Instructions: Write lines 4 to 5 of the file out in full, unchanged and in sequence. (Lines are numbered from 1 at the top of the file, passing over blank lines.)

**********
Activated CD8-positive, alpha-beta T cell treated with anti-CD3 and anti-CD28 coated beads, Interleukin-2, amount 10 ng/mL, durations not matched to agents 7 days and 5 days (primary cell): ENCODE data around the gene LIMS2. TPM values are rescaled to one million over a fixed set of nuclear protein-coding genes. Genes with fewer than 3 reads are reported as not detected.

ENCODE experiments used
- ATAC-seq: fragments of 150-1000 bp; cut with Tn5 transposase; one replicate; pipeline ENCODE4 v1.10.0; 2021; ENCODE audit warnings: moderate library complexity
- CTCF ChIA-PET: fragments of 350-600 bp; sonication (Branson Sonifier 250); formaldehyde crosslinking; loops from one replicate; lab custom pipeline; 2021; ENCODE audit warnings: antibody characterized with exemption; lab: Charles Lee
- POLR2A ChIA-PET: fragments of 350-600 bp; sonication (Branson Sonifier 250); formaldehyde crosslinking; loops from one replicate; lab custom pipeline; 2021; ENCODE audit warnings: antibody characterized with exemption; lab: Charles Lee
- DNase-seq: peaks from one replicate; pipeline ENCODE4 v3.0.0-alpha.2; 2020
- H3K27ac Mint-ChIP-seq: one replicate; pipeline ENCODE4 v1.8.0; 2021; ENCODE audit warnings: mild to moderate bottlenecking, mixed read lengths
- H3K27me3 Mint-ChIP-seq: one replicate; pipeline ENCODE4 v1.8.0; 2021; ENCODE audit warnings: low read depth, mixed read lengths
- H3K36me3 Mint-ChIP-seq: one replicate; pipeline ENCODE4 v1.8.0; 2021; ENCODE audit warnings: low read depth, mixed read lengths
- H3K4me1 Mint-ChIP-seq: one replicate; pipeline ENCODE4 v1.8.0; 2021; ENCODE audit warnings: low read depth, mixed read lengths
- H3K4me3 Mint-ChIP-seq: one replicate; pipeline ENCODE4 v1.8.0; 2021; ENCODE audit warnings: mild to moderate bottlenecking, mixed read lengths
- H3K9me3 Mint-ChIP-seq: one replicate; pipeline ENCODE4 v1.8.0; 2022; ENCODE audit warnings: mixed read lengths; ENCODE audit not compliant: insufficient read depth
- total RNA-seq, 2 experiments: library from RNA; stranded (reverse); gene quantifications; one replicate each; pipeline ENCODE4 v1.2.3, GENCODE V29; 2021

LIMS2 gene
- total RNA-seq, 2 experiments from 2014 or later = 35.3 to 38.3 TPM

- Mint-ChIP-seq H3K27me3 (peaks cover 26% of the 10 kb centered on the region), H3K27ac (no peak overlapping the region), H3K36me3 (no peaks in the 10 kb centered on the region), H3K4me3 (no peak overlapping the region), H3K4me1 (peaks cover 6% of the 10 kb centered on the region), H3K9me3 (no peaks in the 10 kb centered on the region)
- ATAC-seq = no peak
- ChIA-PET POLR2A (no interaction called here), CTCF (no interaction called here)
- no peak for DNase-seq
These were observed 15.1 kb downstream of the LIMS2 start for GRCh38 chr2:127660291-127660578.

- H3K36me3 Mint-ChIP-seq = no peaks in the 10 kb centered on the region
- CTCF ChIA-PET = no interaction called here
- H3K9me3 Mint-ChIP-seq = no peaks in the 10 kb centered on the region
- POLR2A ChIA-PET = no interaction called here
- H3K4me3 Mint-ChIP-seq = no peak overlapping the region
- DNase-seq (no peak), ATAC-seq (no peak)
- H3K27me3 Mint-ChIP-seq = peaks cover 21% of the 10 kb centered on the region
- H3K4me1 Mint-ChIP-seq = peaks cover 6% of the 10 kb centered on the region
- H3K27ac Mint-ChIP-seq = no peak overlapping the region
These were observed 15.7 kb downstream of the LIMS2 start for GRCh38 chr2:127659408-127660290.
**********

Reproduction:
- CTCF ChIA-PET: fragments of 350-600 bp; sonication (Branson Sonifier 250); formaldehyde crosslinking; loops from one replicate; lab custom pipeline; 2021; ENCODE audit warnings: antibody characterized with exemption; lab: Charles Lee
- POLR2A ChIA-PET: fragments of 350-600 bp; sonication (Branson Sonifier 250); formaldehyde crosslinking; loops from one replicate; lab custom pipeline; 2021; ENCODE audit warnings: antibody characterized with exemption; lab: Charles Lee